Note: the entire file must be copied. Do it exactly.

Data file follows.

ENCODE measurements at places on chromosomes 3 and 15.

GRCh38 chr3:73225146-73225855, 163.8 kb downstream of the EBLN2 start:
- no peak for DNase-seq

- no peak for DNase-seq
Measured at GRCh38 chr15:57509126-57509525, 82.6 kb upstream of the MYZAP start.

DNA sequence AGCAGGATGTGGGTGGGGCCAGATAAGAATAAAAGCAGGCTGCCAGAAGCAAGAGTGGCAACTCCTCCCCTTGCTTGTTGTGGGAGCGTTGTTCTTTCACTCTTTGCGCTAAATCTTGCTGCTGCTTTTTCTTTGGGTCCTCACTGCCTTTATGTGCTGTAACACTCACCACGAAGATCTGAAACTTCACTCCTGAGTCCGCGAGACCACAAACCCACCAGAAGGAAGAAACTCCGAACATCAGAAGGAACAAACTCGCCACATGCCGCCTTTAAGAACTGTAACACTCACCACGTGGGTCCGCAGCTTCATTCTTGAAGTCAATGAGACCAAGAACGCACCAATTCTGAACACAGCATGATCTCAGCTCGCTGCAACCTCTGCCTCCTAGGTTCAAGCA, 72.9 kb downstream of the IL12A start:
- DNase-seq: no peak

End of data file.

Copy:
ENCODE measurements at places on chromosomes 3 and 15.

GRCh38 chr3:73225146-73225855, 163.8 kb downstream of the EBLN2 start:
- no peak for DNase-seq

- no peak for DNase-seq
Measured at GRCh38 chr15:57509126-57509525, 82.6 kb upstream of the MYZAP start.

DNA sequence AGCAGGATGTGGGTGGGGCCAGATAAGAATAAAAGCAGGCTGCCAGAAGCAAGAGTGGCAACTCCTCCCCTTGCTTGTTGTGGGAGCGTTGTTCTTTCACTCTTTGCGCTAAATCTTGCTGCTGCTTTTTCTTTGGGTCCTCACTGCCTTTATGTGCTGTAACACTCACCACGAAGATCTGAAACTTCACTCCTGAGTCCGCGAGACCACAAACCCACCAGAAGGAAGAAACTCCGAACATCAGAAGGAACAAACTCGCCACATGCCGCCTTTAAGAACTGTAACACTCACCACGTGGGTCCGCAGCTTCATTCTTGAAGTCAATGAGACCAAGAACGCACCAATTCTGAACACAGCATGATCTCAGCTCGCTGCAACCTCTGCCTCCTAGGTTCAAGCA, 72.9 kb downstream of the IL12A start:
- DNase-seq: no peak